Optical character recognition (OCR) commonly used to convert the text in scanned documents into a searchable and editable form on the computer is a well-established digitisation technique. But, what about other kinds of documents, rich with meaning, such as musical manuscripts?
A new approach developed by a team at Bina Nusantara University in Jakarta, Indonesia, uses deep machine learning and a convolutional neural network trained to recognize the nuance of musical notation on known manuscripts. The algorithm can then convert a newly presented musical manuscript into a digitized form with 8 percent accuracy. Even at this level, this greatly reduces the amount of manual input and correction needed to convert a manuscript.
The system requires clef, stave, and musical key to be in position, but these are easily assigned in a template. The conversion of a scanned manuscript then detects the position on the stave of each note, thus defining pitch. The next step will be to use a parallel algorithm to detect the duration of each note and to identify the position of silences, rests, and other such characteristics of a manuscript.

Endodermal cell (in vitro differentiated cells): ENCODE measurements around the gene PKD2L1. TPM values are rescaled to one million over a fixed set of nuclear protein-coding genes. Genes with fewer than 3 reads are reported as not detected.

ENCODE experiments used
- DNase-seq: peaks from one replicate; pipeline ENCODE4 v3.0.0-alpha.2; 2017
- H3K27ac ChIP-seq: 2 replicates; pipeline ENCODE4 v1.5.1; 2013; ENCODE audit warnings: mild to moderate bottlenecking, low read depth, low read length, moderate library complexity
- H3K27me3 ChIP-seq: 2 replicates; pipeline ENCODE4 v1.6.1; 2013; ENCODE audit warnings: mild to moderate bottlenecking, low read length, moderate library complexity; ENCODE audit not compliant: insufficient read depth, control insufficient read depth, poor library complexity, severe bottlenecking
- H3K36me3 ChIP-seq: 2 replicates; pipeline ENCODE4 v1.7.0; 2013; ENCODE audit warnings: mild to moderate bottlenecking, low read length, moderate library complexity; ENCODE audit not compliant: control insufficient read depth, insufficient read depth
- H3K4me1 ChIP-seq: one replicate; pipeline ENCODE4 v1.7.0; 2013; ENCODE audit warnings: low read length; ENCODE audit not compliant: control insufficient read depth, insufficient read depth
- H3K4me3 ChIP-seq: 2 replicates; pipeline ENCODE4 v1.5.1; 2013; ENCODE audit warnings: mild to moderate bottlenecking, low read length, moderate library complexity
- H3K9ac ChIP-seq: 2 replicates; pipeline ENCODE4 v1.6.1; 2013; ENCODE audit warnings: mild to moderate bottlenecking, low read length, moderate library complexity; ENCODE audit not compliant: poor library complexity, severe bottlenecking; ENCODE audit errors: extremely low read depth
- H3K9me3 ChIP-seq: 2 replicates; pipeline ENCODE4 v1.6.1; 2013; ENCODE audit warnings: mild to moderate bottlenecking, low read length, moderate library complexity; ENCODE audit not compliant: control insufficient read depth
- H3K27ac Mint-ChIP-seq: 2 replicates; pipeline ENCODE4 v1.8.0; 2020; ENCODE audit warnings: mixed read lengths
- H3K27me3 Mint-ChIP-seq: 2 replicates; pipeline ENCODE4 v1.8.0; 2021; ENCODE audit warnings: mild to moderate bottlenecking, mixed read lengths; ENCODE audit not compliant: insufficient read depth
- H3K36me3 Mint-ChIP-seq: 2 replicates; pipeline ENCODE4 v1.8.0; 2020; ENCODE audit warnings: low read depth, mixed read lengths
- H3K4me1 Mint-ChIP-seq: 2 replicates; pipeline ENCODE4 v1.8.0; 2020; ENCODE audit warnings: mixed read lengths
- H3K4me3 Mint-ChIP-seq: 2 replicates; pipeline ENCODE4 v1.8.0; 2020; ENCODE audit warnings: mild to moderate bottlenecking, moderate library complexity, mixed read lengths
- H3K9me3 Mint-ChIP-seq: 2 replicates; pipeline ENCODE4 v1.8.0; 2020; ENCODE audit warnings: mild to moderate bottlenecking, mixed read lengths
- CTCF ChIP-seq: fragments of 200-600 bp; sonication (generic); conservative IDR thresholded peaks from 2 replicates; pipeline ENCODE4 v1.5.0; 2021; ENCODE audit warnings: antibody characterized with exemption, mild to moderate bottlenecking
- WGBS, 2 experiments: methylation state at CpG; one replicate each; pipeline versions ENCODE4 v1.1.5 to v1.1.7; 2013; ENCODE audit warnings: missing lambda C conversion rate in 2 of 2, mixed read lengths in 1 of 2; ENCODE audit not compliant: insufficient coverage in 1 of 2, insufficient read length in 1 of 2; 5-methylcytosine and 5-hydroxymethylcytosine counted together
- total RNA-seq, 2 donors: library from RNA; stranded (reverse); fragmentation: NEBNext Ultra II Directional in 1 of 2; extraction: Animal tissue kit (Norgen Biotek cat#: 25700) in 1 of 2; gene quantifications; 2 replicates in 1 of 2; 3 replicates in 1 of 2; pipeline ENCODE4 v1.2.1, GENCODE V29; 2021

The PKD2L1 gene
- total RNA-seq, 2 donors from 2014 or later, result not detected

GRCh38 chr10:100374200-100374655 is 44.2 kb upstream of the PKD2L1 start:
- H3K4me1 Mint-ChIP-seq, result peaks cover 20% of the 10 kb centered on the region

Once fully digitized it is, given current software, a trivial matter to use the computer to “play” the manuscript using all manner of instrumental sounds or even to correlate a lyrical score with the music and have the computer “sing” the song. OMR, once mature, will have many applications in archiving musical manuscripts, in the performance of music, and in music education. The team suggests that their approach could allow software “app” developers to write a program for smartphone or tablet to allow anyone to quickly scan a piece of sheet music, for instance, and to carry out OMR on that manuscript.